Sister Okechi Bernardine Njoku

One of the first sisters to sign up to participate in the Conrad N. Hilton Foundation program to advance the education and professional development of sisters in Sierra Leone, Sister Okechi chose to study at Divine Mercy University in Virginia. In November 2018, she graduated with a degree in psychology.

Sister Bernardine Okechi Njoku started out as an accountant and educator but has since found her true calling in psychology and counseling. Many people sought Sister Njoku out and shared their problems with her especially after the trauma induced by civil war and Ebola. They would then return and tell her how her advice had truly helped them. The country of Sierra Leone has a great need for counselors now more than ever, and thankfully, Sister Njoku realized her gift for counseling others and soothing their spirits.

While the Government of Sierra Leone is working to increase the number of mental health workers, according to the World Health Organization (WHO), Sierra Leone has only two psychiatrists, two clinical psychologists, and 19 mental health nurses for a population of nearly seven million. In addition based on a survey conducted by the WHO it is estimated that more than 700,000 people in Sierra Leone have severe mental health problems needing medical treatment, making Sister Njoku’s work crucial to the lives of many.

In addition to establishing the Counselling and Peace Center in Bo, Sister Njoku runs a primary and secondary school in the area. She was one of the first sisters to sign up to participate in our program, supported by the Conrad N. Hilton Foundation, to support the education and professional development of Sisters in Sierra Leone. She selected Divine Mission University in Arlington, VA.

After her graduation ceremony, we sat down and talked to Sister Njoku about her work and how her Master of Science in Psychology will aid her in Bo, Sierra Leone.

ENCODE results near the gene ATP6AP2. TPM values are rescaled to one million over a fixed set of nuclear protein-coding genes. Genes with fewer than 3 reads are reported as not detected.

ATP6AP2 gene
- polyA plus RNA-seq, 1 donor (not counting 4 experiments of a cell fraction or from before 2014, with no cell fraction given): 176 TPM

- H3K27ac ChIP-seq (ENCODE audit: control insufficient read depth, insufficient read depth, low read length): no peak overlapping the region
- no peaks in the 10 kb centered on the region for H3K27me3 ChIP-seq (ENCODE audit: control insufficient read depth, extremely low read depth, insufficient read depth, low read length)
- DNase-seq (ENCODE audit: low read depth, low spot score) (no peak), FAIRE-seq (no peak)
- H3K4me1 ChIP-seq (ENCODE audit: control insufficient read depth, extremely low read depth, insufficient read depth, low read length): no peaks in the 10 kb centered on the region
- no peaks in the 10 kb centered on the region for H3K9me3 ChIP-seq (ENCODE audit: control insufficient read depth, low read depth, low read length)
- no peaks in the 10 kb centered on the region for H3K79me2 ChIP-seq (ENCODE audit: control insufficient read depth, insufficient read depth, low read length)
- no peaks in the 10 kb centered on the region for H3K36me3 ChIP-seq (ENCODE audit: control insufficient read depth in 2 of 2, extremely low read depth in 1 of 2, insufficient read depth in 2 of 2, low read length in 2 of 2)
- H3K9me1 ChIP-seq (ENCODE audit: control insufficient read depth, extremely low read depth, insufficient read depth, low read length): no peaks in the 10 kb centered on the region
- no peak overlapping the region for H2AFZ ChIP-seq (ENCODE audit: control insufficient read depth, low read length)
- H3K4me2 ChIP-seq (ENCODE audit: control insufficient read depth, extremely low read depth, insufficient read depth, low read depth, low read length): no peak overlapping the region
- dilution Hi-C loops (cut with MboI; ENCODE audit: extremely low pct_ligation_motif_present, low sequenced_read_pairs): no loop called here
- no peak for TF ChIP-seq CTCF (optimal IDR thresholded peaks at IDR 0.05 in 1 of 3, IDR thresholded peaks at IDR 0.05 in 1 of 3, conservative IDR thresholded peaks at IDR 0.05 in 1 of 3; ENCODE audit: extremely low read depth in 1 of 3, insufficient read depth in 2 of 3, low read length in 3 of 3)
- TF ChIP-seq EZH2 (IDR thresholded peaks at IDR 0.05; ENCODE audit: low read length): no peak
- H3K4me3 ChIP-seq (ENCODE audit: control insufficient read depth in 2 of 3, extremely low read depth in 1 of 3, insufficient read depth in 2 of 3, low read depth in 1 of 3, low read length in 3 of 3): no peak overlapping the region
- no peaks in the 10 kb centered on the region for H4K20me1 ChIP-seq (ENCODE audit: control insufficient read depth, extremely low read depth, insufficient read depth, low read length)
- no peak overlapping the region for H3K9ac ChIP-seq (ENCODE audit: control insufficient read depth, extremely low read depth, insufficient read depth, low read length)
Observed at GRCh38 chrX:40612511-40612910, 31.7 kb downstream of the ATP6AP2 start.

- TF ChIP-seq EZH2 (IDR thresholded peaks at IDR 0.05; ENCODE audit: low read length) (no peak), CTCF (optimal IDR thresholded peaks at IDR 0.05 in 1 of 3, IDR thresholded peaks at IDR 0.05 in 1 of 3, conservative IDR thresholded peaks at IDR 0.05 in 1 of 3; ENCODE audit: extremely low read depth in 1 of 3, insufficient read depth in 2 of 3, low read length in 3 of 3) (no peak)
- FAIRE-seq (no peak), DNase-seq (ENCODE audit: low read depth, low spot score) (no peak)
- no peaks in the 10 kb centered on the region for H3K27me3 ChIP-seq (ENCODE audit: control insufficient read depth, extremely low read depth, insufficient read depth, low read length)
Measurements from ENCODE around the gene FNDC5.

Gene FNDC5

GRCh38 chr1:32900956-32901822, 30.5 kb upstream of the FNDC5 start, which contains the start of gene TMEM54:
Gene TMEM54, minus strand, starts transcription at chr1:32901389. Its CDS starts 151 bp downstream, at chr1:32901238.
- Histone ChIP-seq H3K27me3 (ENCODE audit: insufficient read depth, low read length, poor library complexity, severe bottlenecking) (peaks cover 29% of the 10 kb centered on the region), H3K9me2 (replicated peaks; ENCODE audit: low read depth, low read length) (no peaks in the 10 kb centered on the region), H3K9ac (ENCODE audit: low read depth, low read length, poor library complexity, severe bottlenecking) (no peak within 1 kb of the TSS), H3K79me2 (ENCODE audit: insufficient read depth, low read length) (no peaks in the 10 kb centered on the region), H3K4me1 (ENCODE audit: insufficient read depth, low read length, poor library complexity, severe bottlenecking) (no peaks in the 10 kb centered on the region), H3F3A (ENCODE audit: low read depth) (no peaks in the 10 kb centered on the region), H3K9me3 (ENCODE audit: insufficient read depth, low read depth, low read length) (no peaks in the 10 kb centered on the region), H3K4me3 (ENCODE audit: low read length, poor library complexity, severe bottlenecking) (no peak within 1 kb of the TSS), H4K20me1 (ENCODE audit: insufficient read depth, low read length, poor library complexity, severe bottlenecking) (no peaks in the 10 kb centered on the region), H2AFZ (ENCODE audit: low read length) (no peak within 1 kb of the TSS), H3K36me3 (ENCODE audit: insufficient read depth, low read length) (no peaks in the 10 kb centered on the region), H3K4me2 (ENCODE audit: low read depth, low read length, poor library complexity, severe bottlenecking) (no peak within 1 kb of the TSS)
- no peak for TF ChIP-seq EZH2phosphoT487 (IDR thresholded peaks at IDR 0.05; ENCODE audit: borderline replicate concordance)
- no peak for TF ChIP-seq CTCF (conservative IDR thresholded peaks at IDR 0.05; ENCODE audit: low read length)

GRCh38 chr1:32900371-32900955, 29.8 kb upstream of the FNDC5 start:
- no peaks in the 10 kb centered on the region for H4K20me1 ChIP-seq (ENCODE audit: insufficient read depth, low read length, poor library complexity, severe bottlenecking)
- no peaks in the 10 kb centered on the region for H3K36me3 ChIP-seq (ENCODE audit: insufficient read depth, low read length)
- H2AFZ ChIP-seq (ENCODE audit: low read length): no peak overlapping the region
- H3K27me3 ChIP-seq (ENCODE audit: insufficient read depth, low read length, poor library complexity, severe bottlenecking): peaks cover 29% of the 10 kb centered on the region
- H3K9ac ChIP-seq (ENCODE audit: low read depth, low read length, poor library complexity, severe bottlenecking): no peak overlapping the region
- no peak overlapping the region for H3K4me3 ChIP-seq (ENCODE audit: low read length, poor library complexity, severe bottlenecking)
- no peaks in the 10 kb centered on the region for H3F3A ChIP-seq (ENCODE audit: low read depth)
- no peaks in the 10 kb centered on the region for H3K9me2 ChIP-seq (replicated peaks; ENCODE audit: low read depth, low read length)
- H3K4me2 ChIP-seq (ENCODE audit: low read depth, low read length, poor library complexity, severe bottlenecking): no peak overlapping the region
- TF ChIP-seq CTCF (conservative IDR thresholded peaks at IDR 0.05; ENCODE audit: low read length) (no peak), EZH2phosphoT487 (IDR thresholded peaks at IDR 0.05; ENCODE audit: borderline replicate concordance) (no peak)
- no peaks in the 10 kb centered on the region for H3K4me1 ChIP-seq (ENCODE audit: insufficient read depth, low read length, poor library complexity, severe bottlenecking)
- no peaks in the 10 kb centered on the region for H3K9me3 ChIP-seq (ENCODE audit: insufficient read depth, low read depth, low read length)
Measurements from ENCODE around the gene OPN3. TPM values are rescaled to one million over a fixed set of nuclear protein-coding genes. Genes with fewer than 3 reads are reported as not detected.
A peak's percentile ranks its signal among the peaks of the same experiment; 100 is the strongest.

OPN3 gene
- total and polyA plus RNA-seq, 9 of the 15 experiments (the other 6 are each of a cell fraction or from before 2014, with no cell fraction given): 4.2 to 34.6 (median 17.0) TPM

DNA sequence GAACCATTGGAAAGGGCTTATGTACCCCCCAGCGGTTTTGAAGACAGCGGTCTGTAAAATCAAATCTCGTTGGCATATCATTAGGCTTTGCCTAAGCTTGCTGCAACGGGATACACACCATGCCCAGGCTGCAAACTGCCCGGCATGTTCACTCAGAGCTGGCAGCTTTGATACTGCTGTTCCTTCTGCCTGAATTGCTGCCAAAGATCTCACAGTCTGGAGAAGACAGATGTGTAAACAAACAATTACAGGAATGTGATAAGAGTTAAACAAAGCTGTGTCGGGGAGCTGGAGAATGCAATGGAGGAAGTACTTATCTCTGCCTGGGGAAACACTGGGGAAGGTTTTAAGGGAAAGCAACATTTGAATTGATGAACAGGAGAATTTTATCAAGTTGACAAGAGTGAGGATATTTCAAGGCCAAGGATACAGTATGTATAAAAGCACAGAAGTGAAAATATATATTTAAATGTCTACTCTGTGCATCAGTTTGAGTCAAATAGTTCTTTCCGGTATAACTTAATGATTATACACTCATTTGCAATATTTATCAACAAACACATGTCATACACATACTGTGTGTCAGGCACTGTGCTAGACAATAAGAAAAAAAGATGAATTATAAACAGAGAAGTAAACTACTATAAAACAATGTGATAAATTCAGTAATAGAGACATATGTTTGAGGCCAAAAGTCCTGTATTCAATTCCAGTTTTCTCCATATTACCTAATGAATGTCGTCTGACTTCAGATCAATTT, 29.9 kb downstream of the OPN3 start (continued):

COULD YOU DESCRIBE THE WORK YOU DO AS DIRECTOR OF THE HOLY ROSARY COUNSELLING AND PEACE CENTER IN BO?

This is the only Counselling and Peace Center where people can come in confidence to discuss their issues. Regarding conflict issues, people come for a variety of reasons. It can be a land dispute, a power tussle or a decision within the family that is causing conflict. Counselling services can include anger management, sexual abuse or emotional abuse. We also hold workshops for the community in order to discuss how conflict issues can be successfully resolved.

HOW ARE THESE MENTAL HEALTH SERVICES PROVIDED THROUGHOUT THE COMMUNITY?

We have the Main Counselling Center in Bo where people can come for services. I am located at this center and there are three other counselors that assist me here. These are counselors that I have trained and we have approximately 15 individuals that each of us are counselling at any given time.

In addition, we have about 40 volunteer counsellors that conduct outreach in their communities outside of Bo. I have trained these individuals as well and they monitor issues in the community, such as gender-based violence or sexual abuse and seek to address these issues within the community. If they are unable to do so then those cases are referred to the Main Center.

HOW DID YOU CHOOSE TO ATTEND THE DIVINE MERCY UNIVERSITY IN VIRGINIA?